i seem to have a conceptual misunderstanding of the surface and rect object in pygame.

I currently observe these objects this way:


  • Just the loaded image


  • the 'hard' representation of the ingame object (sprite). Used for simplifying object moment and collision detection


  • rect and surface grouped together

What i want to do is rotate my sprite. The only available method i found for rotation is pygame.transform.rotate.

How do i rotate the rectangle, or even better, the whole sprite?

Below is the image of how i visualize this problem.

enter image description here


3 Answers 3


Conceptually you've got it, just think of the rectangle as a helper for you to deal with position and collision detection of your image. To implement it you could use:

  mySprite.image = pygame.transform.rotate(Surface, angle)

This will give you a rotated Surface (image), then you can use:

mySprite.rect = mySprite.image.get_rect()

To give you your new rectangle; this won't be a rotated rectangle, it will be a orthogonal one that is big enough to fit your image in, i.e. its sides will remain vertical and horizontal. This should serve most purposes, and be satisfactory for most collision detection, if it's not some people shrink the rectangle a bit, doing it pixel perfect is a lot more complexed and cpu hungry and often not worth it.

NB:keep a copy of your original image (with no rotation) and do all your rotations from that one, otherwise there is potential for your rectangle to keep getting bigger and bigger.

  • 1
    \$\begingroup\$ Excellent advice for always rotating the original image. I was getting some awful results without it. +1 as soon as i get the reputation to vote up. \$\endgroup\$ Nov 29, 2012 at 15:20

Just noticed something which made me almost insane during this whole day of experimenting.

The rect of the image is not the rectangle of the sprite!

In case of this code:

class mySprite(pygame.sprite.Sprite):

    def __init__(self, xy):
        # initialize the pygame sprite part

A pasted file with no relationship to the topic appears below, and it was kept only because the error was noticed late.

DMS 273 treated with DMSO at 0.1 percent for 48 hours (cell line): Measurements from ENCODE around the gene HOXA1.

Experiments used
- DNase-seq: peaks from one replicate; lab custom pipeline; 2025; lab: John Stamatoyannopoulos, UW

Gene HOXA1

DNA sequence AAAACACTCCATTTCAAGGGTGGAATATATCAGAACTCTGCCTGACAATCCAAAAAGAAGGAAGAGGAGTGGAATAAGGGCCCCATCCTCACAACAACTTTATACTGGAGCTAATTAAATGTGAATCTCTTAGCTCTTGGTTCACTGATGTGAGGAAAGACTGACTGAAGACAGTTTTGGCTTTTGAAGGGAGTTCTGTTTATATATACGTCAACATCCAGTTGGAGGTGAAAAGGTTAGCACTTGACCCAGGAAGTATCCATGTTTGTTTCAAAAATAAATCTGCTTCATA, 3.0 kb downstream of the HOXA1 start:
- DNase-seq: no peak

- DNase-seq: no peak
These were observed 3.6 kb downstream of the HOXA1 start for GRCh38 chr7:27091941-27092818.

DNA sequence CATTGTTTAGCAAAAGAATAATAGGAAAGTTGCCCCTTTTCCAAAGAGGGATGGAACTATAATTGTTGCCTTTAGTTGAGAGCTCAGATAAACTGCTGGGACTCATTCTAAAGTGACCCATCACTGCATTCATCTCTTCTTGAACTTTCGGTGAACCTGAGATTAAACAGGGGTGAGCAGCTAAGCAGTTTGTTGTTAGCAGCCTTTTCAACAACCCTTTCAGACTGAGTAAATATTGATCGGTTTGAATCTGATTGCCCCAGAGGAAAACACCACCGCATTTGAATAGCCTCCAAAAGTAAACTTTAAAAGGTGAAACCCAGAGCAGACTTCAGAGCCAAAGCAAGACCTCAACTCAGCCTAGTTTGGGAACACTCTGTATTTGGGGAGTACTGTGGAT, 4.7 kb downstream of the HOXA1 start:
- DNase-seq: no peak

# set image and rect
        self.image = pygame.image.load(os.path.join('images','gusjenica.jpg'))
        self.original_image = pygame.image.load(os.path.join('images','gusjenica.jpg'))
        self.rect = self.image.get_rect()

the self.rect is a rect for its on, not a reference of to the surface rect. That means that we have s situation like this.

enter image description here

This brings up another important thing i noticed.

The image.get_rect() location is relative to the Sprite rect!

The image explains it better. Gray are the locations of the sprite rect, red is the position of image.get_rect()

enter image description here

Please correct me if I'm wrong, this is just an empirical proof based on a single experience.

  • \$\begingroup\$ The get_rect() of the image (surface) only returns its dimensions, it's always located at (0,0), it's not located anywere. You should use sprite class to keep track of the image position. \$\endgroup\$
    – pmoleri
    Nov 29, 2012 at 19:32
  • \$\begingroup\$ so have a self.position attribute and reset it when you rotate the image: self.rect.center = self.position \$\endgroup\$ Nov 29, 2012 at 20:17

I realize this is an old post, but I wanted to chime in with some things that I've found helpful.

Any time you have a sprite image that you're drawing to a rect, you can set the properties of the sprite's rect during the Surface.get_rect() call.

For example, if we have a game object with attributes for its rect and its image, and we can reasonably assume that the image can be consistently centered around the object's rect.center without making it display weirdly, the following is something I've found to be helpful.

for object in things_to_draw:
    drawn_image = altered_image(object.image) # altered_image() is whatever changes you're making to the image before it's drawn
    image_location = drawn_image.get_rect(center=object.rect.center) #returns the Surface's rect with rect.center set to the center of the object
    myDisplay.blit(drawn_image, image_location)

Additionally, you may want to take a look at using the bounding_rect of the image after doing a lot of work with said image. The bounding_rect is the resized rect that a rotated image fits into; if your image is significantly taller than it is wide (or vice versa) this might be more useful for collision detection than a static rect that is set once. One can get this by using Surface.get_bounding_rect(); however, for whatever reason this method cannot be passed the same setters as the previous one, so you'll have to set new values after this rect is created.

image_rect = object.image.get_bounding_rect() #does not take the same args! can't set rect.center until the next line...
image_rect.center = (some_x, some_y) #sets the bounding_rect's center to whatever X/Y you're using

Like I said, I know it's an older post, but this stuff was driving me up a wall at first as well.


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